This blog features reflections on current affairs through the lens of my Quaker faith and practice and offers not only analysis but a perspective on hope, renewal, and reconciliation - a “lift”, as I call it - during these stressful, chaotic times.
I hope that you will use the Comments feature to participate with me and with each other. I believe it will be enriching to us all.
In Cathy’s book Practicing Peace she relates the story of David Livingston, the Scottish explorer in Africa, who had hired a group of porters to carry their supplies on a strenuous march through the jungle. But after the third morning the porters, looking very solemn, refused to go any further. "They are waiting," the Chief explained to the explorer. "They cannot move farther until their souls have caught up with them."
I have had a similar sentiment these past several months as well as I decompress from the daily tensions of the past four years of the Trump administration. And then it has been a full year now since we have been dealing with the stress of adapting to the Covid-19 lockdown and all its related implications on families, schools, business and our every day lives. And then, of course, we have endured the series of pre- and post-election anxieties, the insurrection on January 6 (has it really been a month ago already?), the welcome relief from Inauguration Day, and now the swirl of daily administrative actions during the first two weeks of the Biden administration. And most recently we are dealing with the confusion about the availability and access for our Covid-19 vaccinations. The too long delayed responsibility to reckon with racism and climate disruption also continues to linger in our personal consciousness. So, yes, we all ideally probably need to wait “for our souls to catch up with us."
In reality we seem to be through the worst of the immediate political rapids for now. But our cultural and economic river is still littered with dangerous rocks and likely additional unexpected twists and turns among many uncertainties still ahead. The cumulative impact of the past stresses are not going to be easily assuaged and will continue to challenge us.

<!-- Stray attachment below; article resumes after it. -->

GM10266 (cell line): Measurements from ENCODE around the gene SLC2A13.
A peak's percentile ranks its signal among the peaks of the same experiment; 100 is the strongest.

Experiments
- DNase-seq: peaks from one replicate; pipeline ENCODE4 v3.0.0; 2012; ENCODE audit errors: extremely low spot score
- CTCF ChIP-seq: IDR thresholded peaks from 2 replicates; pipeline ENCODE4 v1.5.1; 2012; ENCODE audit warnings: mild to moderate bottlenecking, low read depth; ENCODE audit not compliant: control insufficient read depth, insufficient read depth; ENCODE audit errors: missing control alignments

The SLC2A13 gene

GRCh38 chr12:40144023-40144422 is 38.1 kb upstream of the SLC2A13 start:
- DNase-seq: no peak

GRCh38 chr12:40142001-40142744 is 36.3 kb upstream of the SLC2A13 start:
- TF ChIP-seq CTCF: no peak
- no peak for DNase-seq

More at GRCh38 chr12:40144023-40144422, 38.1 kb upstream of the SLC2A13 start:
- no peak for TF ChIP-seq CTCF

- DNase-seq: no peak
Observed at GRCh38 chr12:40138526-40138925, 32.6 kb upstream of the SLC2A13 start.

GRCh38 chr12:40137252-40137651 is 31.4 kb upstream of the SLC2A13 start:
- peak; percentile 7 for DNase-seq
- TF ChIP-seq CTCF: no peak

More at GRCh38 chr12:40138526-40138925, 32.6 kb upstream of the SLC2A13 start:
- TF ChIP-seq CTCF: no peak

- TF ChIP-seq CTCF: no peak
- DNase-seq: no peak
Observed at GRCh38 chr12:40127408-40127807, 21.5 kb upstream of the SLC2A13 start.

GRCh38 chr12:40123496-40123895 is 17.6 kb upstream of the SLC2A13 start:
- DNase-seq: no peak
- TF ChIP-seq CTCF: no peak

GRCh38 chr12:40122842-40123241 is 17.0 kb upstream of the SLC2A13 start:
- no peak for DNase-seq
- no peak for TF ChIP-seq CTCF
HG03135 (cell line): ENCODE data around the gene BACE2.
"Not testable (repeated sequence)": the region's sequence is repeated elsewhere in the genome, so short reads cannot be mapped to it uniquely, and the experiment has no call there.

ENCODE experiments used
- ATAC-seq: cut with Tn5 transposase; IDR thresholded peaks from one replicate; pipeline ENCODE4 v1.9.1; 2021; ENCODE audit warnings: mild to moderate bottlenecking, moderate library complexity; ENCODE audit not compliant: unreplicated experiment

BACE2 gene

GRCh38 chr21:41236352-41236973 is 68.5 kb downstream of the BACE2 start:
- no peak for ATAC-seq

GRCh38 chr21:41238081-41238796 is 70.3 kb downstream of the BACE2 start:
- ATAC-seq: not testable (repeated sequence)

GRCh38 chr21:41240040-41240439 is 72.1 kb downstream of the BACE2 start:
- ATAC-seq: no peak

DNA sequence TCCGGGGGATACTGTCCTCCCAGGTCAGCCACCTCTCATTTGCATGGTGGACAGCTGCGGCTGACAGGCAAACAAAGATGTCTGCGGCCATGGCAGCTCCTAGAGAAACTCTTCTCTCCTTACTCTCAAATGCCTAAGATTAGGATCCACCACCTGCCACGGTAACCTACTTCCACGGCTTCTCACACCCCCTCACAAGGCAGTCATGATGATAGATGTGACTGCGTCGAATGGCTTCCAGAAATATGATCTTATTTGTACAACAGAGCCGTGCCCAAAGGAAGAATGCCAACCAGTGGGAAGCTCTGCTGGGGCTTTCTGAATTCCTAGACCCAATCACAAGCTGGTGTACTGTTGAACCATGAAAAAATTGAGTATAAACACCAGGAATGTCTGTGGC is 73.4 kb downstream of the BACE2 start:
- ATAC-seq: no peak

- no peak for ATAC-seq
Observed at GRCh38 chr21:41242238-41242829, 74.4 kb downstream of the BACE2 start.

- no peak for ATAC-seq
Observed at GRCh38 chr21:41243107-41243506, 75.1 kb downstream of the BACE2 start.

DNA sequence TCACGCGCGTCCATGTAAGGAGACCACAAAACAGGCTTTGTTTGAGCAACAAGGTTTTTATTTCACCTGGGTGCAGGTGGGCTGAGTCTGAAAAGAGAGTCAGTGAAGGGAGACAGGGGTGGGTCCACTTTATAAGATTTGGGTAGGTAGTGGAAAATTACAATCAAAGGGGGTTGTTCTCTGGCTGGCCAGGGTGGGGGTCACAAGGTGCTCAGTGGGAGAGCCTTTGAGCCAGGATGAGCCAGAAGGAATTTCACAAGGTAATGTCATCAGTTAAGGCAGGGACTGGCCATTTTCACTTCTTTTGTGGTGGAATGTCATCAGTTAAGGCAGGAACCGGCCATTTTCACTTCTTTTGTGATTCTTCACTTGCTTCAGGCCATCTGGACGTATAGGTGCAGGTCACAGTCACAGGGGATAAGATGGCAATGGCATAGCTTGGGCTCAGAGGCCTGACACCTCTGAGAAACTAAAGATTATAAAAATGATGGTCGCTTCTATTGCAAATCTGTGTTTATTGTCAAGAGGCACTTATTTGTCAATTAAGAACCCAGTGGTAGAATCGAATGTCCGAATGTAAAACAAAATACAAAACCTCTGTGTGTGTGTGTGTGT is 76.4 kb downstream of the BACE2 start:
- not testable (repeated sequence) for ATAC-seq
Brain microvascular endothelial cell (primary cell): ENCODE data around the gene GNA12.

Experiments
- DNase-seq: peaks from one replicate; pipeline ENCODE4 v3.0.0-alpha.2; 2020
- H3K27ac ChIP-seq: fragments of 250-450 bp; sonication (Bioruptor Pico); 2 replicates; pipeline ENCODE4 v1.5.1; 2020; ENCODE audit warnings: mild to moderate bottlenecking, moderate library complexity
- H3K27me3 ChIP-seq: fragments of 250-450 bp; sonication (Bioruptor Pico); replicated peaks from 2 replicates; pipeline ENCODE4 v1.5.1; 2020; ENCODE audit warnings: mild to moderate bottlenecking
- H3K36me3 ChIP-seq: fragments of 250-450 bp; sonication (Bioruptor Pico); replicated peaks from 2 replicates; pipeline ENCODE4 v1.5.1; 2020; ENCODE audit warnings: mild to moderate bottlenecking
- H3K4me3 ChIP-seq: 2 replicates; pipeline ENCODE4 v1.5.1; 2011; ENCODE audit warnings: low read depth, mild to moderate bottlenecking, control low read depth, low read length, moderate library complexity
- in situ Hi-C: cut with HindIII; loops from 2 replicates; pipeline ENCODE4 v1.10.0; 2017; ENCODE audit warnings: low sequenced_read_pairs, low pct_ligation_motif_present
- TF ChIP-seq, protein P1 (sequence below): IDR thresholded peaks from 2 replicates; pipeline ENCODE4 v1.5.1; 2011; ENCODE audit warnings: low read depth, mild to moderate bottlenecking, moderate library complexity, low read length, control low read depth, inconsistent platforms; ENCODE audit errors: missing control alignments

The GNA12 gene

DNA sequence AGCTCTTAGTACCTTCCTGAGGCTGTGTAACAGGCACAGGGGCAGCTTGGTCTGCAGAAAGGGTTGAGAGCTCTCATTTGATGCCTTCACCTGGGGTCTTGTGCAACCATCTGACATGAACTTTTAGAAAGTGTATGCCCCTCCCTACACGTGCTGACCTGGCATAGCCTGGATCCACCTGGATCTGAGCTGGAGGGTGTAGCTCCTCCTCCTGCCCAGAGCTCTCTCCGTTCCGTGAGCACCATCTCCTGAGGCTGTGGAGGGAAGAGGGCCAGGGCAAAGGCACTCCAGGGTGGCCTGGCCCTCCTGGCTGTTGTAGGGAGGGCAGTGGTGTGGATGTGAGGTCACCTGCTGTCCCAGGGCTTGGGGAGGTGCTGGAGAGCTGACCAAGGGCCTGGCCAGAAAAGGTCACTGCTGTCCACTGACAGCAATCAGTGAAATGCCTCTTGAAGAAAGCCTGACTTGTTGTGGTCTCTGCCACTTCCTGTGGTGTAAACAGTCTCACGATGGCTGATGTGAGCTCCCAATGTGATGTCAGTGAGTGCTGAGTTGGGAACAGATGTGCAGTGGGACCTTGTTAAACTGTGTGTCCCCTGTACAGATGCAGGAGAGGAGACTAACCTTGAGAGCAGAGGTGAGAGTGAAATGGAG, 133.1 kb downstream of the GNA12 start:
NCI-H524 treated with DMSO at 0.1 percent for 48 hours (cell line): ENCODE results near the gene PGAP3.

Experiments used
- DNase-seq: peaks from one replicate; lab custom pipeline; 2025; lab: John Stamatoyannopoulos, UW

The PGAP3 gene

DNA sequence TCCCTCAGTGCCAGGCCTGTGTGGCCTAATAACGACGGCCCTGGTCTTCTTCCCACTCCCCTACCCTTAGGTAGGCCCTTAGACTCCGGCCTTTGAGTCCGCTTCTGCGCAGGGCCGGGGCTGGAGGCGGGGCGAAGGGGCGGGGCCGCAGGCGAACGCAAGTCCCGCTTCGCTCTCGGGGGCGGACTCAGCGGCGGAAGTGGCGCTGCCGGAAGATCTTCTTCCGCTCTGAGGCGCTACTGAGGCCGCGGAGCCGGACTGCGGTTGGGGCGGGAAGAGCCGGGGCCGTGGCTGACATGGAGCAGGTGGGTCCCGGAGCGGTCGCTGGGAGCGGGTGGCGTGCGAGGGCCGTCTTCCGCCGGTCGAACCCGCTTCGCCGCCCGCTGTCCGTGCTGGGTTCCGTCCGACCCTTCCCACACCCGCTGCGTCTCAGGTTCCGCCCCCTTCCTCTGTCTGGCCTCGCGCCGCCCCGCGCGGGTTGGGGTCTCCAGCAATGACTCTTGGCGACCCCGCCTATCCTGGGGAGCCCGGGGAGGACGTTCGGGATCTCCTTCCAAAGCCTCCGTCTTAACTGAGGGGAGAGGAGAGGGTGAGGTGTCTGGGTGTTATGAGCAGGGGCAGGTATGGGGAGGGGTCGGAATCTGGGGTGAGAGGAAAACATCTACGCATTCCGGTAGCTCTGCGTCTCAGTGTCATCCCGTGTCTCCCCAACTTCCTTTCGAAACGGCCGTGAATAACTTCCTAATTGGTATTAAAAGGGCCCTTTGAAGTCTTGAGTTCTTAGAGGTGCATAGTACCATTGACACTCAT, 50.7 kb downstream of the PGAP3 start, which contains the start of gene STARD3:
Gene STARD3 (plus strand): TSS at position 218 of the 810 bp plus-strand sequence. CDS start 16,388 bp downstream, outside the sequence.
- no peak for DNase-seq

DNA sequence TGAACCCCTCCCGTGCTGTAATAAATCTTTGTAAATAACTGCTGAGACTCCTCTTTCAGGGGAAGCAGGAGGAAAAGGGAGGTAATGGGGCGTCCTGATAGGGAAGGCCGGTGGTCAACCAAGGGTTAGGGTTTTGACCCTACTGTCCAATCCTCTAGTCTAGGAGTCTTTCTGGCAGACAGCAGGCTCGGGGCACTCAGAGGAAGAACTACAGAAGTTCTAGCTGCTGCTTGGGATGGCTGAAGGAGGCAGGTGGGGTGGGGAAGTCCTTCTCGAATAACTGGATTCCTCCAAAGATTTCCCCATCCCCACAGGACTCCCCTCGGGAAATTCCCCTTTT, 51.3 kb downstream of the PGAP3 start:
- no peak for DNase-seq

So we need to continue to figure out how to cope. Most of us already know the drill in general: Don’t OD on the news, go outside, exercise, have some fun, stay connected with friends and community, be sure to rest and eat well. I think I have been doing pretty well with all that. If the goal of decompression is to seek release from daily stress and pressure, or simply to relax, all this helps.
But maybe the origin of my tension is not just worrying about current issues of health and politics. The deeper source of my unsettledness may well be that I, like so many others, am feeling that all the political, cultural, and medical shifts, among many others, have just come too fast, and my soul hasn’t been able to keep up. When “things fall apart,” as Chinua Achebe wrote in 1958 about the challenges in a rapid cultural shift in Nigeria, we will struggle with the impact of disintegration of accustomed norms, many of which need to change, but at a price. We are caught between letting go of the familiar as we learn to reintegrate ourselves communally and individually.
So much more could be said about the necessity of these transitions if cultures and people are to recover their integrity and wholeness. A healthy way to live into this time is try to maintain the perspective that we have the opportunity to identify and apply whatever these transitional times offer. But to do so we need to deal with the soulful disintegrations and learn to decompress from their stresses.
I want to close with my own process of decompression these days.
It will not surprise you that my approach centers on a spiritual bearing. Our planet, our nations, our communal and personal lives need a balance of an assurance of stability while they also must undergo constant change. We can control a limited level of stability and change, but the reality is that whatever is occurring in the universe, our planet and the earth’s societal and environmental constructs has its own consciousness, laws, and accountabilities. I try to live within my personal and communal ranges of responsibility, and then I must trust a sense of justice that transcends us.
My Quaker practice finds silence to be the means to connect with that larger realm of both responsibility and transcendent justice. Silent worship provides the opportunity for my soul to catch up with me, a process of maintaining integration I always find difficult to adequately describe but I know experientially. Perhaps each of you have found other ways to find your own sense of soulful integrity and peace.
I close with the poetry of Quaker poet John Greenleaf Whittier who I believe captures the integrative process I am trying to describe.
Drop thy still dews of quietness,
Till our our strivings cease:
Take from our souls the strain and stress,
And let our ordered lives confess
The beauty of they peace.
Breathe through the heats of our desire
Thy coolness and thy balm
Let sense be dumb, let flesh retire;
Speak through the earthquake,
Wind, and fire,
O still, small voice of calm.